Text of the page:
The morning after Sunday night’s Golden Globes Awards, the Plugged In team was talking about two subjects—the powerful wind that was at that time gusting to nearly 100 mph in Colorado Springs and the aforementioned award ceremony. Regarding the latter, I told the team that I planned to write about actress Meryl Streep’s anti-Trump speech, the one that single-handedly upstaged the star-studded event, never mind that her diatribe had nothing to do with movies, actor’s and actress’s performances, or the arts in general. What bothered me was how Streep vilified President-Elect Donald Trump without applying the same standard of judgment to herself and her own industry.
I got approving nods from my teammates, only to find out with a bit of research that the column I had envisioned had already been written. Former CNN host, Piers Morgan, penning a column for The Daily Mail had beaten me to the punch.
And although I think Morgan nails it (despite not being known as particularly Plugged In-esque), I’m going to keep writing, assuming that many, if not most, of you this side of the pond haven’t read his piece.
If you missed it, here’s what Meryl Streep had this to say about Trump (sans his name):
But there was one performance this year that stunned me and sank its hooks in my heart. Not because it was good. There was nothing good about it. But it was effective, and it did its job. It made its intended audience laugh and show their teeth. It was that moment when the person asking to sit in the most respected seat in our country imitated a disabled reporter—someone he outranked in privilege, power, and the capacity to fight back.
It kind of broke my heart when I saw it, and I still can’t get it out of my head, because it wasn’t in a movie. It was real life. And this instinct, to humiliate, when it’s modeled by someone in the public platform, by someone powerful, it filters down into everybody’s life, because it kind of gives permission for other people to do the same thing. Disrespect invites disrespect. Violence incites violence. When the powerful use their position to bully others, we all lose. … We need the principled press to hold power to account, to call him on the carpet for every outrage.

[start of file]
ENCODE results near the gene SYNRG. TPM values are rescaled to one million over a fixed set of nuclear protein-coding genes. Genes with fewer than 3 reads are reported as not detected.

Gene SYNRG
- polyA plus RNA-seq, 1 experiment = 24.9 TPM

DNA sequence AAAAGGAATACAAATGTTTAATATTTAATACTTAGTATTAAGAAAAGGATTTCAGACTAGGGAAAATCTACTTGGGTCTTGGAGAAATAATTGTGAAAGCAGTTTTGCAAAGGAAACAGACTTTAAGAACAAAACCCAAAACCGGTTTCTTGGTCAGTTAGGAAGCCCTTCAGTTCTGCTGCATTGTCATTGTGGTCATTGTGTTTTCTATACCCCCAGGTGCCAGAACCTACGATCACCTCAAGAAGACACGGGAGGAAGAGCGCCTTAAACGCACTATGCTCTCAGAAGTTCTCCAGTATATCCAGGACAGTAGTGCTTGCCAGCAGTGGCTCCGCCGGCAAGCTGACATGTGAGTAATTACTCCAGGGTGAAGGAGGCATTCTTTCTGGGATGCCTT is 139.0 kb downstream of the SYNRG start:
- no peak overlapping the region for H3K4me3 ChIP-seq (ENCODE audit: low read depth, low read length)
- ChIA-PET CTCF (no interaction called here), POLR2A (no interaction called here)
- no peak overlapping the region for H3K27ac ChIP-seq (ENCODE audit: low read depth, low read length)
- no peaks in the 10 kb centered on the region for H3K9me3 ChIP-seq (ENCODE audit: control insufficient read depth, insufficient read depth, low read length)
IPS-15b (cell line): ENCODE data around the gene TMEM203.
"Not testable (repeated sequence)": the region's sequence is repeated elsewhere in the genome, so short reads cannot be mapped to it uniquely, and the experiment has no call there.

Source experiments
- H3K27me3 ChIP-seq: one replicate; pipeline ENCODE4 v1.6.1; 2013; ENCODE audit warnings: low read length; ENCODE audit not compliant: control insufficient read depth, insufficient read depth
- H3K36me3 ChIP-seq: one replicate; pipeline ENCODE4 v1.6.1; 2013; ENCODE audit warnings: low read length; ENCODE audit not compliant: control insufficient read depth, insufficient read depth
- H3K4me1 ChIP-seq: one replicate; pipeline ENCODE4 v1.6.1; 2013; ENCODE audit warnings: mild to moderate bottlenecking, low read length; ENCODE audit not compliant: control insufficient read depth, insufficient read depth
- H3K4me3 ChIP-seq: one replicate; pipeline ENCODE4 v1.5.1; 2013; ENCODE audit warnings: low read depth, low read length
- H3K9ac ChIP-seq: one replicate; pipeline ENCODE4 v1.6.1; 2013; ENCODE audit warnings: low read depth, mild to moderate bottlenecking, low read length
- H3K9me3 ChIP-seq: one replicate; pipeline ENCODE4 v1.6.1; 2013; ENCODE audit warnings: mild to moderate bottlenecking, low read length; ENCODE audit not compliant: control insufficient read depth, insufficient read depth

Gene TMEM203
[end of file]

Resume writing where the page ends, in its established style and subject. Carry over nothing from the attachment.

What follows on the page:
Setting aside for a moment whether or not the Golden Globes was the right context to launch a politically-based rant against a President-Elect, I’d like to think for a minute about what Streep has perceptively observed here about how influence works in our culture, specifically how what she’s said also applies equally to the entertainment realm.
First, she stated that Trump imitated a disabled reporter. Morgan points out that Trump has made the same gestures when talking about fully-able bodied people (See here and decide for yourself.) So, perhaps, it’s not as clear cut as the actress thinks. Either way, however, Streep does have a point when she says that the president must treat all people with respect and dignity, and that someone (the press in this case) should hold his feet to the fire when he doesn’t. I agree with both of these things.
But where Streep missed it by a country mile is when she somehow failed to see how hypocritical she, by virtue of being a powerful person in the entertainment industry, actually is too. Yes, all presidents of the United States will be hugely influential! Yes, people are listening and watching. Yes, disrespect invites disrespect. But the very same thing holds true for Hollywood.
If Trump was mocking a man’s disability then I agree it was disgraceful. Let’s move to what Streep said next: ‘Disrespect invites disrespect. Violence incites violence. When the powerful use their position to bully others, we all lose.’
At this point, I laughed out loud with incredulity. Not at the words themselves, which are laudable. No, it was at the hypocrisy.
You’d be hard-pushed to find an industry that encourages more disrespect and violence than Hollywood.
A place where rich powerful people make billions of dollars by regularly pandering to the lowest common denominators of sexism, racism, homophobia and misogyny. And happily exploit ever more hideous, graphic violence to make a fast, easy buck.
And seethe from every tinsel-encrusted pore with the very kind of nasty, power-based bullying that Meryl Streep claims to be so incensed by in Trump.
So great though her censorious words indisputably are, they would be perhaps better directed at her own back yard.
Regarding her own backyard, to cite one example of how this plays out in real life, I’d point out a glamorized pot-smoking scene in It’s Complicated, a film she starred in a few years back. I’ll excerpt from our review:
Both Jane (Streep) and Adam (Steve Martin) inhale long drags from the joint, getting goofily stoned. They both comment on how much more potent pot is since they last smoked it decades ago.
When I saw that film, I remember thinking to myself, I wonder how many people will start smoking marijuana because both Streep and Martin make it look so cool here?
Meryl, you’re a talented actress. And you’re spot on when you say that the rich and powerful have to be even more careful to treat people with dignity and honor. That said, you might also want to consider the log in your own eye before being so quick to try to remove it from someone else’s.